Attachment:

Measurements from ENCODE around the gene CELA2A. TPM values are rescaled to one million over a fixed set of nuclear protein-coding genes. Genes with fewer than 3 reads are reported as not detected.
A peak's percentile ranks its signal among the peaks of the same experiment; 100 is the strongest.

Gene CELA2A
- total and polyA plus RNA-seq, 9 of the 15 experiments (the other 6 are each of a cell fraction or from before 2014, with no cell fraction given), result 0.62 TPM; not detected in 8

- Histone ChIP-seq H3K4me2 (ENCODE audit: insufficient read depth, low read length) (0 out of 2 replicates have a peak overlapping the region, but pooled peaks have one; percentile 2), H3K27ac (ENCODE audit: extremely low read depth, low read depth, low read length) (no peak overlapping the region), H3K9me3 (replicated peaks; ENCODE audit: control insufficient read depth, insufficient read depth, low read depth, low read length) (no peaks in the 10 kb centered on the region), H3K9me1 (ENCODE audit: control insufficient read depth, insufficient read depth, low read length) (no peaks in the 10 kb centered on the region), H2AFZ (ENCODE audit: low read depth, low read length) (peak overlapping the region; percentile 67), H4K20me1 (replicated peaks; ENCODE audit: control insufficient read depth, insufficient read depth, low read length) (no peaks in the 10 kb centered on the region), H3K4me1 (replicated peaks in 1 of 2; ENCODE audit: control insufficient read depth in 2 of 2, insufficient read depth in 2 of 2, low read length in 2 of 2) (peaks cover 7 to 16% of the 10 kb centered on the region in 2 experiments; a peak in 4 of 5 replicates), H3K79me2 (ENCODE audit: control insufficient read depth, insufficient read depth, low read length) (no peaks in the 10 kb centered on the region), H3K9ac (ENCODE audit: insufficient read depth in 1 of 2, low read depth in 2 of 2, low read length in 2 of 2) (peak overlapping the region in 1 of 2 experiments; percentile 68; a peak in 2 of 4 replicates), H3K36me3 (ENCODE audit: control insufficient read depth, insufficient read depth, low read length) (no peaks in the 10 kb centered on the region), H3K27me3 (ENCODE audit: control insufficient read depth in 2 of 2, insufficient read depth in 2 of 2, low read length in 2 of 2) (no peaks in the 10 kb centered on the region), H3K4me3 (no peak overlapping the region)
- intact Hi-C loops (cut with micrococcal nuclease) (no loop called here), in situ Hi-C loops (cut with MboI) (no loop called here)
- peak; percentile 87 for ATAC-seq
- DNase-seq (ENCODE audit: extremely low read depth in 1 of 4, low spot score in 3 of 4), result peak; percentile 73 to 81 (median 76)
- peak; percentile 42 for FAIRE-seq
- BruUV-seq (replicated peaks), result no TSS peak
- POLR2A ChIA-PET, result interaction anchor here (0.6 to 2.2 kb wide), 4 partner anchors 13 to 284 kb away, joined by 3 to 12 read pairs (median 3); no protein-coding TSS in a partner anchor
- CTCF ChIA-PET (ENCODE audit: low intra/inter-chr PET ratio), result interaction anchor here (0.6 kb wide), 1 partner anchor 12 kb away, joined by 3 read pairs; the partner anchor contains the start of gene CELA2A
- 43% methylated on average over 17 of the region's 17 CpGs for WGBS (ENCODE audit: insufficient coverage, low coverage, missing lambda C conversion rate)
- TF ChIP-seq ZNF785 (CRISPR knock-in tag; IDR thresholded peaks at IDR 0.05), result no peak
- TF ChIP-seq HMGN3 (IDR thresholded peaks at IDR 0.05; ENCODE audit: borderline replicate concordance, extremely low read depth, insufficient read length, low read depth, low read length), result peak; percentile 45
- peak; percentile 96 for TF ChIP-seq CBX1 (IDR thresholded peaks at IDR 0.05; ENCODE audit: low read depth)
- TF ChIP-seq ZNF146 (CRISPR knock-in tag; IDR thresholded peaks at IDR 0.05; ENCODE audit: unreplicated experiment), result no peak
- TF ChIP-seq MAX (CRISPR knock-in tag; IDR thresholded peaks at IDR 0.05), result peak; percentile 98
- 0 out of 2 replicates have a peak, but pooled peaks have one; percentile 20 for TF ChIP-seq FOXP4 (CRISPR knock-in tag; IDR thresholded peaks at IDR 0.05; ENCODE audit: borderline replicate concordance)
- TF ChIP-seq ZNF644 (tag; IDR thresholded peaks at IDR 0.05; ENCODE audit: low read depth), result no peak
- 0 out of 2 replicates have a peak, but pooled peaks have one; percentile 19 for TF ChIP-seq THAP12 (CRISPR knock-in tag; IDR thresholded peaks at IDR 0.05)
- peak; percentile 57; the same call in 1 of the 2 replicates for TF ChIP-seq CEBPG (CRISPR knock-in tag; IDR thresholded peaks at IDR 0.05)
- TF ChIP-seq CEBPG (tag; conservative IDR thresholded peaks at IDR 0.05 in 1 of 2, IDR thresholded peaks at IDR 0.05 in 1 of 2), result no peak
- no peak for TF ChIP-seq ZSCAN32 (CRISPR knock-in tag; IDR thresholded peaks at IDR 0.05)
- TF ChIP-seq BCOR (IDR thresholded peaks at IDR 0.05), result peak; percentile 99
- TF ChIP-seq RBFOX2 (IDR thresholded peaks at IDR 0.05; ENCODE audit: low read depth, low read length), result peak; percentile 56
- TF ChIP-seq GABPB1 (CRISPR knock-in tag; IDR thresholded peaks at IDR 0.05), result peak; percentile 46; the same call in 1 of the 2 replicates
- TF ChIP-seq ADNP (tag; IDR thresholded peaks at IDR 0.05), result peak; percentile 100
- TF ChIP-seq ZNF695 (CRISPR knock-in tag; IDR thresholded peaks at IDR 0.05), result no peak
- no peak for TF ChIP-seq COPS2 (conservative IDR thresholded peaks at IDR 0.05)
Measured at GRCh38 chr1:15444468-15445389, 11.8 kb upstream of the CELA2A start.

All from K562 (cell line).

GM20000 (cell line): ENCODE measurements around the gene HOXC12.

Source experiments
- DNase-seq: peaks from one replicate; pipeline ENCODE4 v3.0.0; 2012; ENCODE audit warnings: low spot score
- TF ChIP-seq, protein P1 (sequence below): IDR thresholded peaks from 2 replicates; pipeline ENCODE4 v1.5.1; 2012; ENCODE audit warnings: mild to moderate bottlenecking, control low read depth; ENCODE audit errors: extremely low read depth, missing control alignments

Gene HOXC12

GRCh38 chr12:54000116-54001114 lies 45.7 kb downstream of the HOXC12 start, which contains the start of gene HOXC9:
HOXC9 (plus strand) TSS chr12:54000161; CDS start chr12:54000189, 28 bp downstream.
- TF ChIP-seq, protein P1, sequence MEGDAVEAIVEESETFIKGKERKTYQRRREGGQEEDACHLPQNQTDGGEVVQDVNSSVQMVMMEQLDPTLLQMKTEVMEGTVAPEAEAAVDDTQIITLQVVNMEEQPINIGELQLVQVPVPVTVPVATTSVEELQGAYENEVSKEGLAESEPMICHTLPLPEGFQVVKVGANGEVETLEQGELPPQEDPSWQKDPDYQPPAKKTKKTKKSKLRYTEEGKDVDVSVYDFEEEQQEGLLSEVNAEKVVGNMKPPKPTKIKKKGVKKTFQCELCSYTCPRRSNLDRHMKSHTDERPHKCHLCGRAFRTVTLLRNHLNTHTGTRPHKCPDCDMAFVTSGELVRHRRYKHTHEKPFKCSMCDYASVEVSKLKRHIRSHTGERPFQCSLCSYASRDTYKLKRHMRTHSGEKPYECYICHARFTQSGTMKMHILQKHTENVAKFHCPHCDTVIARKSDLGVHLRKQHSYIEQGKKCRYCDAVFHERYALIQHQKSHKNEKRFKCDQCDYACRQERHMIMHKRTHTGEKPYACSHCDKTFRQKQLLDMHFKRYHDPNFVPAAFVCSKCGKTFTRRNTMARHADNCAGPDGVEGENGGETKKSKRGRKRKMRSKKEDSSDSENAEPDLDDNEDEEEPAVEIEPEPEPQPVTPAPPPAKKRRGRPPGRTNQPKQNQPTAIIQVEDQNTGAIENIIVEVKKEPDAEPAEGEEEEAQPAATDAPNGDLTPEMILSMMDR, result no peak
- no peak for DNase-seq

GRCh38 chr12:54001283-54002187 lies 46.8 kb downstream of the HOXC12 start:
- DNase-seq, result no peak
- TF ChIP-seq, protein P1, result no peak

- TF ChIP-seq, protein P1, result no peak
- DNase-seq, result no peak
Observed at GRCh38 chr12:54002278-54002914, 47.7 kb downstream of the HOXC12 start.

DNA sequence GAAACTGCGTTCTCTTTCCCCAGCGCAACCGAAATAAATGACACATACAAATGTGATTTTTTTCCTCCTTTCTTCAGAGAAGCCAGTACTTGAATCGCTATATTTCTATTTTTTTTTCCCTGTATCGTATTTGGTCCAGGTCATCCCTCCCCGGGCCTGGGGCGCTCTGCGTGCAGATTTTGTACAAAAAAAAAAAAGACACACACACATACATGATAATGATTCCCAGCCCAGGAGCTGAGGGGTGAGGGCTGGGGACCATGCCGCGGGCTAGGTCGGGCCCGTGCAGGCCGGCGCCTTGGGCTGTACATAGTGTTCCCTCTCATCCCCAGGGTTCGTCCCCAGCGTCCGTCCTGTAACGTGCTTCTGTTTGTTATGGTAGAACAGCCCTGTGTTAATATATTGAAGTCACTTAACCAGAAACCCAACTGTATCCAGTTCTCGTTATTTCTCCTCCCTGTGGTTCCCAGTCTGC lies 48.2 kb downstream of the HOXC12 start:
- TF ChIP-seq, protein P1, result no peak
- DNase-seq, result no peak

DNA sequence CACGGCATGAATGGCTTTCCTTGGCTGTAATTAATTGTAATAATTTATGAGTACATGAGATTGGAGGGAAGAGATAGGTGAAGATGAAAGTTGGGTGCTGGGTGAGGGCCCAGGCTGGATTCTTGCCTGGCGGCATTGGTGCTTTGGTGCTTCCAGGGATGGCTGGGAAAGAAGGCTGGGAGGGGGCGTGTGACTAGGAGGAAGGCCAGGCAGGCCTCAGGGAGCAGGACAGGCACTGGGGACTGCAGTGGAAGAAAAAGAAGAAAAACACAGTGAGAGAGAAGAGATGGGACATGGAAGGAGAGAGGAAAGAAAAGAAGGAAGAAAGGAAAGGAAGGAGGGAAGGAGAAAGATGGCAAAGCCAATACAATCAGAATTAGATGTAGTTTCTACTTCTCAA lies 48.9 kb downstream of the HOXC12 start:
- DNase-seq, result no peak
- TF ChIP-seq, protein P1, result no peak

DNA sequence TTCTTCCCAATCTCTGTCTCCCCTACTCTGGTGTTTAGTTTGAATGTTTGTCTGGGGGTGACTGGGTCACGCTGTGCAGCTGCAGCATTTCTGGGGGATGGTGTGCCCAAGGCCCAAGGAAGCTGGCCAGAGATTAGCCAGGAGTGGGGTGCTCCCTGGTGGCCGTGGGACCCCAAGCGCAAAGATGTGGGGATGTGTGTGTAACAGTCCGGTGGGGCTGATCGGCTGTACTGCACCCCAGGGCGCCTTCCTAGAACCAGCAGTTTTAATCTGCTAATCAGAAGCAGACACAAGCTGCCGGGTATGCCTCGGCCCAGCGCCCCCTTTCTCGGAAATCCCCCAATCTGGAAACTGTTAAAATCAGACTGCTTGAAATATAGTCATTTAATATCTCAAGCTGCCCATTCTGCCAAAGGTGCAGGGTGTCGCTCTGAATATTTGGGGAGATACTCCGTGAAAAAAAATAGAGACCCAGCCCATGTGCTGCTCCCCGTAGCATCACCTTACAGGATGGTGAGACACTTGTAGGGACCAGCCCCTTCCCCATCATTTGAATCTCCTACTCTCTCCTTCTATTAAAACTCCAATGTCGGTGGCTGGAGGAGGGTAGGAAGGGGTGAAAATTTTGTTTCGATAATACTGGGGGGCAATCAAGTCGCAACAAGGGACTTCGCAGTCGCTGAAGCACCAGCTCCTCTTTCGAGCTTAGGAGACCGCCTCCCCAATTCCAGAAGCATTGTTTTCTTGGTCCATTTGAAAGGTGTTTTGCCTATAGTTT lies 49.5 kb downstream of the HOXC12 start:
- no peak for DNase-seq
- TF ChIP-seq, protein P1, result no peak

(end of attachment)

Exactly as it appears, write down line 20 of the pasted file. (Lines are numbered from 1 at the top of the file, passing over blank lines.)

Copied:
- TF ChIP-seq ZNF644 (tag; IDR thresholded peaks at IDR 0.05; ENCODE audit: low read depth), result no peak